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Creation-science ministry Answers in Genesis (AIG) opened on Memorial Day the first large-scale museum dedicated to teaching young-earth creationism. Weeklong celebrations attracted more than 15,000 visitors, including a group of 40 protesters.

The 60,000-square-foot Creation Museum, located outside Cincinnati in Kentucky, displays dinosaur bones, a planetarium, and fossils. A walk-through-the-Bible exhibit features recreations of the Garden of Eden, the Tower of Babel, and Noah's Ark. A spate of publicity prompted AIG to expand the size of the $27 million museum.

AIG president and CEO Ken Ham said he has wanted such a museum for more than two decades.

"Twenty-five years ago, we didn't have all the arguments fine-tuned," Ham told CT. "This is part of the maturing of the biblical creationist movement."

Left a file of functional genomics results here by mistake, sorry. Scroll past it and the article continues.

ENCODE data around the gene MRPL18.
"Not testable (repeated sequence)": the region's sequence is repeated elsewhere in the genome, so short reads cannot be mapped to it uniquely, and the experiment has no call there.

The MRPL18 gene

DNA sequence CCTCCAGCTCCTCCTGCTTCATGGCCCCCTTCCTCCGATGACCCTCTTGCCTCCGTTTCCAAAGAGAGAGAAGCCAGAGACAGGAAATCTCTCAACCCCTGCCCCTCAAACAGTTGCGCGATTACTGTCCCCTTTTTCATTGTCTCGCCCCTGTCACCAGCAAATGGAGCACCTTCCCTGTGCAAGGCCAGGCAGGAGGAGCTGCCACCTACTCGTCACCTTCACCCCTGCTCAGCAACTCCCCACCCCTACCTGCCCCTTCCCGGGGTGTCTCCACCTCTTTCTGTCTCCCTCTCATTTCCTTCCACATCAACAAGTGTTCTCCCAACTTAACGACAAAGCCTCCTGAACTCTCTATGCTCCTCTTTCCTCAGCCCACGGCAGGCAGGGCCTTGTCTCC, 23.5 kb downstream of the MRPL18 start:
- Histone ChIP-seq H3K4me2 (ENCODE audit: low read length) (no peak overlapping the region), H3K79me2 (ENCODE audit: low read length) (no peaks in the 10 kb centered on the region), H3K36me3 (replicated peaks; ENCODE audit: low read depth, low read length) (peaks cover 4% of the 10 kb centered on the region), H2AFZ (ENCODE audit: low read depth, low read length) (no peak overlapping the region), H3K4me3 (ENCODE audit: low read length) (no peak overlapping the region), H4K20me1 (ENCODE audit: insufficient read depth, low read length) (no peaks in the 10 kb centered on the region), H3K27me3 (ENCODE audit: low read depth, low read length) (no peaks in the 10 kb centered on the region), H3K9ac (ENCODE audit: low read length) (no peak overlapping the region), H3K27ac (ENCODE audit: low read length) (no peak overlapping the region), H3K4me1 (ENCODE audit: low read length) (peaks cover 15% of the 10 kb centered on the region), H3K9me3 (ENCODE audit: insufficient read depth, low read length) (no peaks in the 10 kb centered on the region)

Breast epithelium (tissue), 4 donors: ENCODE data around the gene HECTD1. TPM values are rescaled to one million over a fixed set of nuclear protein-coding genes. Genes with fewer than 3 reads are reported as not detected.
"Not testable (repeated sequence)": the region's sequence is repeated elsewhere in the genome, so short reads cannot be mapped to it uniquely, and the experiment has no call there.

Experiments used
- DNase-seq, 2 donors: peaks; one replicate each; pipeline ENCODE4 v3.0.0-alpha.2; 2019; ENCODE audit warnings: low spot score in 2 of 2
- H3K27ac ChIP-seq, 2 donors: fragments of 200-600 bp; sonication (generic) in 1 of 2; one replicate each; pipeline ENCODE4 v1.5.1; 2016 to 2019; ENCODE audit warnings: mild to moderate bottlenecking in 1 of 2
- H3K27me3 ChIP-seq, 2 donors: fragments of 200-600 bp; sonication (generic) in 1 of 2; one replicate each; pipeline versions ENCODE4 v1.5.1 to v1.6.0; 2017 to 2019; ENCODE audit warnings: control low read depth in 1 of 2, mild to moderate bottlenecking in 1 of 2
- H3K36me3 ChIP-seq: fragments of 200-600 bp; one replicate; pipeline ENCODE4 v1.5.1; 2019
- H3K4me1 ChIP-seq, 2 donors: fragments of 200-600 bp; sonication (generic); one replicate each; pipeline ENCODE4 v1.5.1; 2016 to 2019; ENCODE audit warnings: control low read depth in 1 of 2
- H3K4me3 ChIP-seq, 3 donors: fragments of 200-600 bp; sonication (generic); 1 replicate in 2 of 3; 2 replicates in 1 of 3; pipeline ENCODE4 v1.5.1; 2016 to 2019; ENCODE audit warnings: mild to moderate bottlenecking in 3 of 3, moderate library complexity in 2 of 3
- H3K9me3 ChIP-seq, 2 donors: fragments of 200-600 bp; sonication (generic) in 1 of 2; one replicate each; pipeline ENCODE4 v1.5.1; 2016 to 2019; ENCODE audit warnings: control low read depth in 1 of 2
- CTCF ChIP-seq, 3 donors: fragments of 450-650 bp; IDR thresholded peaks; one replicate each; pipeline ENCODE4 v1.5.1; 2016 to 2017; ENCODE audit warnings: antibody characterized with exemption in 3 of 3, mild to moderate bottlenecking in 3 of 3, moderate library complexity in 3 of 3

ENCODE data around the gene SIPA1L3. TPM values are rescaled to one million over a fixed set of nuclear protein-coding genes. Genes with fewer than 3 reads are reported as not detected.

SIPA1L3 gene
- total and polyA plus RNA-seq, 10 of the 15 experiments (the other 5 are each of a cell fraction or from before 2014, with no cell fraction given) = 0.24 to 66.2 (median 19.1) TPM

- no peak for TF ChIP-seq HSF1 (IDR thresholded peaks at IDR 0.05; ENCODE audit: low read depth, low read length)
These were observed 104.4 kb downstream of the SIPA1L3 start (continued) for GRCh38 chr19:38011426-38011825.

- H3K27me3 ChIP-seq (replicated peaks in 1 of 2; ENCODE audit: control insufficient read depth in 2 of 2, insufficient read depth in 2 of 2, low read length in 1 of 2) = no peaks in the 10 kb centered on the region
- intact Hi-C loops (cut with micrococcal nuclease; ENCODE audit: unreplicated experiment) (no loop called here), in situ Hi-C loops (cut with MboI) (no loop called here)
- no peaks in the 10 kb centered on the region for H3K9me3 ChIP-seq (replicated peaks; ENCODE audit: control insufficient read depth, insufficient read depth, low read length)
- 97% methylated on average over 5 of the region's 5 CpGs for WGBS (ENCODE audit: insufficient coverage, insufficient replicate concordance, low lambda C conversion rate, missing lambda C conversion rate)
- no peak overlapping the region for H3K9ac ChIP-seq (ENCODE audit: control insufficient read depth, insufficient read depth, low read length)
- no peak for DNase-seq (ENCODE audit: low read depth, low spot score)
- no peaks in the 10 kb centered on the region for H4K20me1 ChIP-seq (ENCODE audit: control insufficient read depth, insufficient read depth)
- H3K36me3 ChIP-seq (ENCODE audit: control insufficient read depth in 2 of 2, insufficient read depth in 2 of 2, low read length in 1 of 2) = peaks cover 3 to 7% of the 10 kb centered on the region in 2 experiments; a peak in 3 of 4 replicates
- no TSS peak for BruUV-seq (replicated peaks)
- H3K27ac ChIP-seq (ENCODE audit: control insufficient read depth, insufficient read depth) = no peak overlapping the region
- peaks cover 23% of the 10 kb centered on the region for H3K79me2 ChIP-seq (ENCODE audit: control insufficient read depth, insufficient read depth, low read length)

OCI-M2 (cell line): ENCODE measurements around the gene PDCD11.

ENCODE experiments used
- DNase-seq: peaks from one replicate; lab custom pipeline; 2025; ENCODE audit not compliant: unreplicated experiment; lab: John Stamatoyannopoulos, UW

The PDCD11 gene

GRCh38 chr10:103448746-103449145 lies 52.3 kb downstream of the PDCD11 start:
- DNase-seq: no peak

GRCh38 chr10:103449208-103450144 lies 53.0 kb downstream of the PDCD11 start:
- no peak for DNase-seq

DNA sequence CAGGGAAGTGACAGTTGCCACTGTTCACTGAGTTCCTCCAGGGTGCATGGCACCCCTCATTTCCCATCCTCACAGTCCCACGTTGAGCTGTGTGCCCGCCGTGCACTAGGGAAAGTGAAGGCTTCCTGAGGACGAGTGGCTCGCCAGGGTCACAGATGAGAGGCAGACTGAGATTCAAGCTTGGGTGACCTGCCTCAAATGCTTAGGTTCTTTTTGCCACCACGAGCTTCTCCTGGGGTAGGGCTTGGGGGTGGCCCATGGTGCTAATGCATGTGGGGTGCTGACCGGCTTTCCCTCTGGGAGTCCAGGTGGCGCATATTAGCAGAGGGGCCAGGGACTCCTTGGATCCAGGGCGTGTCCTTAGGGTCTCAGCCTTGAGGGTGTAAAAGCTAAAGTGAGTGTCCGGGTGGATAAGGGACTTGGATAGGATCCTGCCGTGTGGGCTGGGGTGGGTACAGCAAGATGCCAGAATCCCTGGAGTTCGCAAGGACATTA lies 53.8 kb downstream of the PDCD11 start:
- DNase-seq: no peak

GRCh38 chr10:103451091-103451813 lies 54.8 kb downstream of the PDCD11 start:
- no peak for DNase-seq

The modern creationist movement began with John C. Whitcomb's The Genesis Flood, published in 1961.

"Christians have problems answering the questions of skeptics because churches and Christian colleges don't teach apologetics," Ham said. "The museum is a rallying point to call the church and culture back to the Word of God by confirming the Bible's accuracy."

Creation science largely arose in response to philosophically unsophisticated efforts to impose evolution education following Sputnik's launch in 1957, said Notre Dame University history professor Mark Noll.

"It's commendable that Christian parents want to resist the atheistic indoctrination of their children," Noll said. "Yet as eminent Christian scientists like Francis Collins have demonstrated, it's possible to honor God scientifically without recourse to creation science."

AIG officials anticipate that more than 250,000 visitors each year will pay the $19 admission fee (children ...

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July 2007

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